As the year drags on data breaches continue to pile up. Even though most people have been indoors avoiding exposure to COVID-19, hackers have been hard at work pilfering data and selling it for profit on sketchy Dark Web marketplaces.
The breaches have become bad enough, in fact, that the black market for data is saturated with stolen accounts. Nowadays, it’s easy and cheap enough to simply buy stolen accounts rather than do the heavy lifting and hack them yourself. Tap or click here to see just how inexpensive it is to buy a person’s entire digital life.
Out of all the cyberattacks we’ve seen, breaches targeting financial apps and institutions tend to be the most destructive. And that’s exactly what happened with Dave, a popular overdraft protection app that recently saw as many as 7.5 million user records stolen from one of its affiliates. Here’s what it means, and what you can do to keep your finances safe.
7.5 million Dave accounts up for sale on the Dark Web
According to Bleeping Computer, overdraft protection and cash advance service Dave has fallen victim to a wide-scale cyberattack affecting up to 7.5 million people. The data appears to have been stolen from Waydev, a former service provider that maintained records from Dave users — including names, passwords, emails and phone numbers.
This breach is especially concerning given what Dave does and how it’s used. The app provides short-term loans that protect users from being affected by bank overdrafts and late payments. It can also be used to advance paychecks. This means Dave is in close contact with sensitive financial information like bank account and Social Security numbers.
Representatives from Dave emphasize that the stolen data does not include bank account numbers, credit card numbers, transaction records or Social Security numbers. However, users may be at significant risk if they share the password they use for Dave with other online accounts — particularly with bank and financial apps.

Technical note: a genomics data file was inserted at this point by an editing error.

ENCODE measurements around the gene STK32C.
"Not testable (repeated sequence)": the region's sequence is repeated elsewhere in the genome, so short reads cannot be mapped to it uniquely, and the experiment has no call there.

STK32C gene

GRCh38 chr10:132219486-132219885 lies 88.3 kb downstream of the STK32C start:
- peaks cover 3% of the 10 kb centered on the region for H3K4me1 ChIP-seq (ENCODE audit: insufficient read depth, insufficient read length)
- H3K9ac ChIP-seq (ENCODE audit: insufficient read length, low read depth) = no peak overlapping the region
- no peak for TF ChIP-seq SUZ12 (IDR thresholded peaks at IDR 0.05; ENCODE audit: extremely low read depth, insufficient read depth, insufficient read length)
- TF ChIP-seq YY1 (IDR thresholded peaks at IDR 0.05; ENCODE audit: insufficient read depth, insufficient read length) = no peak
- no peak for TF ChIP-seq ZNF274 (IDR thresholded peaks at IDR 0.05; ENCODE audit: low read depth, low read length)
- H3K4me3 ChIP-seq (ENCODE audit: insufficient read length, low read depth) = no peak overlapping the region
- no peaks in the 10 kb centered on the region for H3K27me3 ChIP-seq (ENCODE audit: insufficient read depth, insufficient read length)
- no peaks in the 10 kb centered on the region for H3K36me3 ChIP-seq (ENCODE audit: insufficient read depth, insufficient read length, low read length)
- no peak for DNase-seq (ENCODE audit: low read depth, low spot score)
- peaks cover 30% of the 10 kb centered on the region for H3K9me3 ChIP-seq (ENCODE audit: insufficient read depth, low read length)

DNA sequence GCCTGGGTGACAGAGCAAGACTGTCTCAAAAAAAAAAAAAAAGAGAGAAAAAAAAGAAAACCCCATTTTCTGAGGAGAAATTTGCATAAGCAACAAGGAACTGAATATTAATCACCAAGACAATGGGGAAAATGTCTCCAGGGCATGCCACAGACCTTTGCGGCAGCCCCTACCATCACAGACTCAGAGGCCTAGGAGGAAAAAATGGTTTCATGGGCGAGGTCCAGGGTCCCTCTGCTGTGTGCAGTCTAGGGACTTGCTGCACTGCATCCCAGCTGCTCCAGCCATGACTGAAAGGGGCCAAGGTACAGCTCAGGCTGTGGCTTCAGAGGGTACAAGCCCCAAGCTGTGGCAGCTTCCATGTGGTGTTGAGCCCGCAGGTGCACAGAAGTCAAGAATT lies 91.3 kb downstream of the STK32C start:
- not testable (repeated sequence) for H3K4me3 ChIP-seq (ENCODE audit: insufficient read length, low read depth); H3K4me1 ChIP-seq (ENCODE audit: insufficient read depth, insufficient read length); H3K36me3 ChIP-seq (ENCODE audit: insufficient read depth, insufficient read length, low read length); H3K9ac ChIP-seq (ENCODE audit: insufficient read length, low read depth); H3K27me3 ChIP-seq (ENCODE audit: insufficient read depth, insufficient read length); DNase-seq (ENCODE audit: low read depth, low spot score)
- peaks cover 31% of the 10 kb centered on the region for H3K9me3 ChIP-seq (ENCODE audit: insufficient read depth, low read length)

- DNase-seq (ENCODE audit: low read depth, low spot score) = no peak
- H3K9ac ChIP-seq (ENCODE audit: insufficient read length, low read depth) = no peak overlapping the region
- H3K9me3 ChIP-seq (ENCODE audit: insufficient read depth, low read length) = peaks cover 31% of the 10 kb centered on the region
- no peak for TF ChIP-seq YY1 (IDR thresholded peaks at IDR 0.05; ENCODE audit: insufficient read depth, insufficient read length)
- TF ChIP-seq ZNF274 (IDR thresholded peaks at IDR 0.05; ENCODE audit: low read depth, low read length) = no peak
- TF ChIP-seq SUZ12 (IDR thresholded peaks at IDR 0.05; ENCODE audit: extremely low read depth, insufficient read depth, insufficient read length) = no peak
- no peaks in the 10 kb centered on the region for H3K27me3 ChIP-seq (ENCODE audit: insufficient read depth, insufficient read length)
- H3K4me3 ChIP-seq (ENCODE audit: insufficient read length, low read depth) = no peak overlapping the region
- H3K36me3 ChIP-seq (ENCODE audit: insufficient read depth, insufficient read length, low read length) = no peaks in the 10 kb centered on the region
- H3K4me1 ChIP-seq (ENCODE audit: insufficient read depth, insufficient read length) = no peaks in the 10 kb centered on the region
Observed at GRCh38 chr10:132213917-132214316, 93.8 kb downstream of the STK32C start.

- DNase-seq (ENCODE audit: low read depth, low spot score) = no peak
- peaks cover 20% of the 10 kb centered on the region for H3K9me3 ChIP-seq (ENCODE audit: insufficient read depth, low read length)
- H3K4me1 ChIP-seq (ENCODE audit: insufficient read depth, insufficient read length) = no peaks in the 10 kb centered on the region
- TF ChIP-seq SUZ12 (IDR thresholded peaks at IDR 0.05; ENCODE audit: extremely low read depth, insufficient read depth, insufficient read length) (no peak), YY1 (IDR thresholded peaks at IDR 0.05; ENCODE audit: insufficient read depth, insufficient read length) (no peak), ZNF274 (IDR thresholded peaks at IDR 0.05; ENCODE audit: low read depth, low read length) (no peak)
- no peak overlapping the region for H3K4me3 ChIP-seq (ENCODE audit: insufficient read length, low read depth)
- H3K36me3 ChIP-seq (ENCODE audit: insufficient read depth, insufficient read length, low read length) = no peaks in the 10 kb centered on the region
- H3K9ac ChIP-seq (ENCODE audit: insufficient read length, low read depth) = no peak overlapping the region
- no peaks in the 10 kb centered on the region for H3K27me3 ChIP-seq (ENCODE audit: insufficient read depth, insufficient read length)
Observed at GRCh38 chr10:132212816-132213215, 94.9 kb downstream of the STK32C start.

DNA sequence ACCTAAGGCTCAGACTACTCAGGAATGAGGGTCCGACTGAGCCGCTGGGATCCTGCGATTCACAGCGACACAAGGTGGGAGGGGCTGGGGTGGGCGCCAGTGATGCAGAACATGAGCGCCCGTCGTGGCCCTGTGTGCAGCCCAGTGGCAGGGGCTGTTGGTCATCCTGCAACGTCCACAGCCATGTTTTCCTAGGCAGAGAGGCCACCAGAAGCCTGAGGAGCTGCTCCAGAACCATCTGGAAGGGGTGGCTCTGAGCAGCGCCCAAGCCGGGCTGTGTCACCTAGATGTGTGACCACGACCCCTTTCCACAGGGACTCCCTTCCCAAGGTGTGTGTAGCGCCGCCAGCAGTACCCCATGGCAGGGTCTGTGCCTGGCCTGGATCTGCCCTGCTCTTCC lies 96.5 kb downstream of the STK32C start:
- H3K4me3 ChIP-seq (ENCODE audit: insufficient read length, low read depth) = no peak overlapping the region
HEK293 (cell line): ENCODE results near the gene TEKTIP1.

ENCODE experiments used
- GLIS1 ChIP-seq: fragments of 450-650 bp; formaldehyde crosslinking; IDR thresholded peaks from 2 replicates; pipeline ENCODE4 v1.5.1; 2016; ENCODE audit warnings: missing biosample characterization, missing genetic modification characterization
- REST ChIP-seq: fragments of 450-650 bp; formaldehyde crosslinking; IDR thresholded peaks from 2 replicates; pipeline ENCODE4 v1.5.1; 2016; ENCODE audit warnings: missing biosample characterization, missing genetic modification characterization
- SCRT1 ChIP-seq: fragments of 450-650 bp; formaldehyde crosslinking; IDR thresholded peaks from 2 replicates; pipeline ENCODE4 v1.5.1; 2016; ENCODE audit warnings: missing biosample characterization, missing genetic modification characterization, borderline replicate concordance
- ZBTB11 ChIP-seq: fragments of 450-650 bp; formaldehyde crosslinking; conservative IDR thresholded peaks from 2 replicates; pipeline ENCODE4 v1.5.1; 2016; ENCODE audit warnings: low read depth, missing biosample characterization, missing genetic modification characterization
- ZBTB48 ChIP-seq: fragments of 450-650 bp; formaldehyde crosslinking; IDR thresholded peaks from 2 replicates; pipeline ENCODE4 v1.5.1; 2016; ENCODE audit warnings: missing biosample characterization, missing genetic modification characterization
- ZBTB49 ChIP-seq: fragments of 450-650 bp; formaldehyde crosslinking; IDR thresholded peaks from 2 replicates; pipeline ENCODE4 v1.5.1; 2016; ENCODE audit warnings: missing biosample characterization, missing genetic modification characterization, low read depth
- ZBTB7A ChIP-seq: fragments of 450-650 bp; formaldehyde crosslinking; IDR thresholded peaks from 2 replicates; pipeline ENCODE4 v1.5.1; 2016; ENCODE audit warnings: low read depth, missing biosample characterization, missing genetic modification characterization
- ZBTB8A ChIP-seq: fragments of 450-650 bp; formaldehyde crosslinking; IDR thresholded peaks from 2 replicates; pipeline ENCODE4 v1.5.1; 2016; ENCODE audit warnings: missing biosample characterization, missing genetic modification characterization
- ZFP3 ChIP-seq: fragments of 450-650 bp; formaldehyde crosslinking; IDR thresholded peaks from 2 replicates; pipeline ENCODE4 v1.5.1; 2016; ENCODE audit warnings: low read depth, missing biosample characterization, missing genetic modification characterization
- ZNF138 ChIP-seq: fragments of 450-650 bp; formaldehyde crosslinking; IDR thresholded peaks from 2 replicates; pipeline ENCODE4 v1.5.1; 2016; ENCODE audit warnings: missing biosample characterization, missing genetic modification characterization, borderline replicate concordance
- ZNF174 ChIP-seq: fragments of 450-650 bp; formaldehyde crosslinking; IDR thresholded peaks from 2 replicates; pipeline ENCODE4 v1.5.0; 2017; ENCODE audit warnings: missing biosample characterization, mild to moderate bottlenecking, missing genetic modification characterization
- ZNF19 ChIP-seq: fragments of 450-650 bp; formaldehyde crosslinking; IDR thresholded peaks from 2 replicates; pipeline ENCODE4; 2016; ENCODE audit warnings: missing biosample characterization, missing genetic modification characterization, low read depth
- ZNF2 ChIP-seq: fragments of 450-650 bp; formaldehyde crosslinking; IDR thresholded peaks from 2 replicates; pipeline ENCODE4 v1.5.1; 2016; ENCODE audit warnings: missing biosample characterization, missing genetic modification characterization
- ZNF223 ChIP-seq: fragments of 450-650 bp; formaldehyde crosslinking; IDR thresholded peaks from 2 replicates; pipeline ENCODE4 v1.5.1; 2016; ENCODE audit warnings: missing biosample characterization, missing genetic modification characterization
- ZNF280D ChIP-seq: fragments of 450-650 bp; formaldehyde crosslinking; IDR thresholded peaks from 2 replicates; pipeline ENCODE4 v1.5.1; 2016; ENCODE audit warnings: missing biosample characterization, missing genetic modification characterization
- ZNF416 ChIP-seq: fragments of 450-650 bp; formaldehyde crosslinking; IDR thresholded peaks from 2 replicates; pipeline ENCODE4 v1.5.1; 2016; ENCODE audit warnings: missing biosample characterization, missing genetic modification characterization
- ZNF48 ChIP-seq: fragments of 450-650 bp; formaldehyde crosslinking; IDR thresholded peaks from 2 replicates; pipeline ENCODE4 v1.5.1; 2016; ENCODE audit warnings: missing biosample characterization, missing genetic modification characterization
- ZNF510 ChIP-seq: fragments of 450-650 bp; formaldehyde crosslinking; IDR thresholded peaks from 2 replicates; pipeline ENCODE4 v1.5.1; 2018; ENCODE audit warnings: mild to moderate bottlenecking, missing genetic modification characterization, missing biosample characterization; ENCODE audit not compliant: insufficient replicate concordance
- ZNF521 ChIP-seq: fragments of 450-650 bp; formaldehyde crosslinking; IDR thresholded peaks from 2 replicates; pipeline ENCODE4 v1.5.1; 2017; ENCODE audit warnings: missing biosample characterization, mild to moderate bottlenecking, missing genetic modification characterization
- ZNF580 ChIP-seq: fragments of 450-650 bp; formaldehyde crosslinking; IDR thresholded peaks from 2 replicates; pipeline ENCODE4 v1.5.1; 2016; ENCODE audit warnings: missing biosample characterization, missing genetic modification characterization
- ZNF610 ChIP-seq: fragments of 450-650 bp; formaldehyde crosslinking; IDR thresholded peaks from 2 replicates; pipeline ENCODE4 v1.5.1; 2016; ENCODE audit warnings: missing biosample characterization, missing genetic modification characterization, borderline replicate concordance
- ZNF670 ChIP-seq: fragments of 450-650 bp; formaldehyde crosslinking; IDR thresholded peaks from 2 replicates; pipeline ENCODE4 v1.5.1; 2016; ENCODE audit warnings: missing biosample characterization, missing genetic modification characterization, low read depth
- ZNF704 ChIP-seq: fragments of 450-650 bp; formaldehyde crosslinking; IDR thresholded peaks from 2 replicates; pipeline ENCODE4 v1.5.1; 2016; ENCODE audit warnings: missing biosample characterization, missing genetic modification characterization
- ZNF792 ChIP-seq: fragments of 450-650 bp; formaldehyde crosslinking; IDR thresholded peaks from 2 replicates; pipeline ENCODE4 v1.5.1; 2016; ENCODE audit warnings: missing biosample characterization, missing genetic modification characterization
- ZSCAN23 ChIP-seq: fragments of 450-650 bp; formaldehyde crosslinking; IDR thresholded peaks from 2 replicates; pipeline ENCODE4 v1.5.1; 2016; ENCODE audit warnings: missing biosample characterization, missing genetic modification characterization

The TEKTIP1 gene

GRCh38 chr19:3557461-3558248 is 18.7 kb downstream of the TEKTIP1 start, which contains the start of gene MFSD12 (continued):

The culprit for the breach appears to be none other than ShinyHunter, a hacking collective responsible for several other high-profile breaches in recent months. Tap or click here to see more of the ShinyHunter’s handiwork.
The data was initially auctioned off on Dark Web markets, which netted the original hackers some profit for their efforts. But following the auction, the data appears to have been released online free of charge, which means any bored or dedicated hackers could exploit it to their own ends.
How can I protect myself from this breach?
As representatives from Dave said, your biggest risk comes from sharing your password across multiple sites. Many people tend to share passwords for similar apps, and considering Dave is a financial app, it’s in your best interest to change your password to something much stronger. Tap or click here to find out how to generate stronger passwords.
Dave, to its credit, has officially confirmed the breach and is notifying victims while urging everyone using the service to reset their passwords.
Beyond that, it’s also in your best interest to check to see if your information was included in the leak. You can look up whether your data was included in this (and other) infamous breaches by checking with HaveIBeenPwned, a website that keeps tally of data breaches and Dark Web market shenanigans. Tap or click here to find out more about HaveIBeen Pwned.
Google also offers a password checkup tool that will tell you if any passwords you’re using are compromised or available on sketchy marketplaces. Tap or click here to find out more about Google’s offering.
But to keep yourself as safe as possible, a full suite of identity protection software is what you need. You can get all that and more when you subscribe to our sponsor Identity Guard, which features real-time security checks on social media and Dark Web markets, Identity Theft Insurance, and free credit reporting to help keep you safe.
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It might seem like a drag that we, as users, have to take steps to secure our privacy. But on the other hand, why trust a company capable of leaking or getting hacked with such a sensitive task?